In his diary Parson Lush describes the difficulties of transporting a piano from ship to shore- and the joy of the family receiving it.

March 18. Stepping out on to our front verandah just after breakfast I espied a large cargo boat sailing into our bay, and I guessed it contained some packages for me from the Catherine Stewart Forbes, so ran back to the breakfast room and announced the arrival of the long looked for Piano. The children were full of delight although little Blanny suggested that after all the boat might not be fro me, and therefore the Piano might not as yet have arrived; but I would not entertain the doubt, but sharing the hopefulness of Charlotte I put on my cassock (I wear a white Holland blouse from the time I rise till breakfast and from tea till bedtime: my cassock the rest of the day) and off I started for the beach- but ere I had gone far I met two men who, touching their hats, said “Please your Reverence, we have bought two cases for you.”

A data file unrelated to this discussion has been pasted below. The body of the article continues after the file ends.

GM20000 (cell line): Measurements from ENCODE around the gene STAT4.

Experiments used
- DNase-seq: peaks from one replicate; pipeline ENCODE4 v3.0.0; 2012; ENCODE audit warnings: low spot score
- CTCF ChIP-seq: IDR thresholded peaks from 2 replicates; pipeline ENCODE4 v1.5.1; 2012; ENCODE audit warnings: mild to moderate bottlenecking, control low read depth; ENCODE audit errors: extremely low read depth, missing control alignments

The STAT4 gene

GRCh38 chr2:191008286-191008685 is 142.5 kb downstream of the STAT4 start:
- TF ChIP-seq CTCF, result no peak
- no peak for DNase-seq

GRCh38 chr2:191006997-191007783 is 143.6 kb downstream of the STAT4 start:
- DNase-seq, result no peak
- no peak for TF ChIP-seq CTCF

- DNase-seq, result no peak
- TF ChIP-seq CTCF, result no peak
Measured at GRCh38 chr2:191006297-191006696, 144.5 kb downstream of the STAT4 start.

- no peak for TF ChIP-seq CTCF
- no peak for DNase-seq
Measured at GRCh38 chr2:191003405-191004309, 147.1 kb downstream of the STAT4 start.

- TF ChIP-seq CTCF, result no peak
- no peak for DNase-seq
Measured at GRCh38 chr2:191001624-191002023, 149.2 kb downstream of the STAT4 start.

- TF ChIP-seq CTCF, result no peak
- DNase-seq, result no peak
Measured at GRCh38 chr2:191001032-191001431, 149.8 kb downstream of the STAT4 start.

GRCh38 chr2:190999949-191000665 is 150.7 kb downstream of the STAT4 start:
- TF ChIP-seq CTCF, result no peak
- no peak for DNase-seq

Fortunately I had three men working for me, two forming my straw rick and one heightening the parlour chimney, so calling them we put Jessie in the cart and went down to the beach. The mare wanted a deal of coaxing to face and enter the waves, but at last we reached the side of the boat, which had heeled over on to one side by the ebbing of the tide, and succeeded in placing the case containing the Piano safely on my cart: a few desperate tugs pulled us out of the soft sand and out of the water and I soon had the satisfaction of seeing the case stowed safe and sound on our garden walk. The bricklayer and I went down for the second case and then I commenced the very pleasant task of unpacking. At last it was exposed to our sight and even dear Mamma ventured from her bed room to see our new and very pretty instrument. Just now and while the covering was off and ere we could remove it from its fastenings, I felt a few drops of rain, the precursors as I thought of one of our Colonial drenchers, but by good luck we housed it safely before the flood came and Blanche was delighting us all with playing one of the tunes endeared by its association with Ewelme, when the rain was pattering down outside. Mother’s great joy was the piano, a present from her father. It was a great friend and companion for so many years.